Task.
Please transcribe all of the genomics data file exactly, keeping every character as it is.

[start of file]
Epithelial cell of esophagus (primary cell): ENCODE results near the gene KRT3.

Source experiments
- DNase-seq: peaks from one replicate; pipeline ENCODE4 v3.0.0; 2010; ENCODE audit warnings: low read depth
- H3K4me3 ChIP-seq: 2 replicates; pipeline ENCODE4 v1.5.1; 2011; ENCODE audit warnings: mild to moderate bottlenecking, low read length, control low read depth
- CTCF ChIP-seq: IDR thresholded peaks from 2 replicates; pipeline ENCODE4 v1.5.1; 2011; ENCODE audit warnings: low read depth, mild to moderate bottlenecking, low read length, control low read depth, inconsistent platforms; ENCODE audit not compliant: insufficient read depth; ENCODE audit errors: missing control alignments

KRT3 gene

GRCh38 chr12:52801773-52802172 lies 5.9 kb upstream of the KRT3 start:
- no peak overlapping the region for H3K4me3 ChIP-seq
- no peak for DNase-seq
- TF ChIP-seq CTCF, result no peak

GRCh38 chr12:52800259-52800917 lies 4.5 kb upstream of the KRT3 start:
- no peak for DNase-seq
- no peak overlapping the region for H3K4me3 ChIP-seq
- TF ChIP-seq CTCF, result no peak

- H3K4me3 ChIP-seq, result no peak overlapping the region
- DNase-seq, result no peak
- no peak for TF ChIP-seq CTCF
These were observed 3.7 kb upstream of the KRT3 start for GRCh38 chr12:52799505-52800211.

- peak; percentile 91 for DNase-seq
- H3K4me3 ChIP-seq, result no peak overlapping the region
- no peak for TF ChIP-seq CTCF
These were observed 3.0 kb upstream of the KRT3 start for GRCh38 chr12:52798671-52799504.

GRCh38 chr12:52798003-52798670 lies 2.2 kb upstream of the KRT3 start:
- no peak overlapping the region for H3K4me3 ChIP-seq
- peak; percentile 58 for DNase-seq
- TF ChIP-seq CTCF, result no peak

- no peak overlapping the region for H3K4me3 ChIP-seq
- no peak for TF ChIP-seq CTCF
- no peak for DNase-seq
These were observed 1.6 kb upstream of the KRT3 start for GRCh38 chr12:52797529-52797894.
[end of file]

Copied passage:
Epithelial cell of esophagus (primary cell): ENCODE results near the gene KRT3.

Source experiments
- DNase-seq: peaks from one replicate; pipeline ENCODE4 v3.0.0; 2010; ENCODE audit warnings: low read depth
- H3K4me3 ChIP-seq: 2 replicates; pipeline ENCODE4 v1.5.1; 2011; ENCODE audit warnings: mild to moderate bottlenecking, low read length, control low read depth
- CTCF ChIP-seq: IDR thresholded peaks from 2 replicates; pipeline ENCODE4 v1.5.1; 2011; ENCODE audit warnings: low read depth, mild to moderate bottlenecking, low read length, control low read depth, inconsistent platforms; ENCODE audit not compliant: insufficient read depth; ENCODE audit errors: missing control alignments

KRT3 gene

GRCh38 chr12:52801773-52802172 lies 5.9 kb upstream of the KRT3 start:
- no peak overlapping the region for H3K4me3 ChIP-seq
- no peak for DNase-seq
- TF ChIP-seq CTCF, result no peak

GRCh38 chr12:52800259-52800917 lies 4.5 kb upstream of the KRT3 start:
- no peak for DNase-seq
- no peak overlapping the region for H3K4me3 ChIP-seq
- TF ChIP-seq CTCF, result no peak

- H3K4me3 ChIP-seq, result no peak overlapping the region
- DNase-seq, result no peak
- no peak for TF ChIP-seq CTCF
These were observed 3.7 kb upstream of the KRT3 start for GRCh38 chr12:52799505-52800211.

- peak; percentile 91 for DNase-seq
- H3K4me3 ChIP-seq, result no peak overlapping the region
- no peak for TF ChIP-seq CTCF
These were observed 3.0 kb upstream of the KRT3 start for GRCh38 chr12:52798671-52799504.

GRCh38 chr12:52798003-52798670 lies 2.2 kb upstream of the KRT3 start:
- no peak overlapping the region for H3K4me3 ChIP-seq
- peak; percentile 58 for DNase-seq
- TF ChIP-seq CTCF, result no peak

- no peak overlapping the region for H3K4me3 ChIP-seq
- no peak for TF ChIP-seq CTCF
- no peak for DNase-seq
These were observed 1.6 kb upstream of the KRT3 start for GRCh38 chr12:52797529-52797894.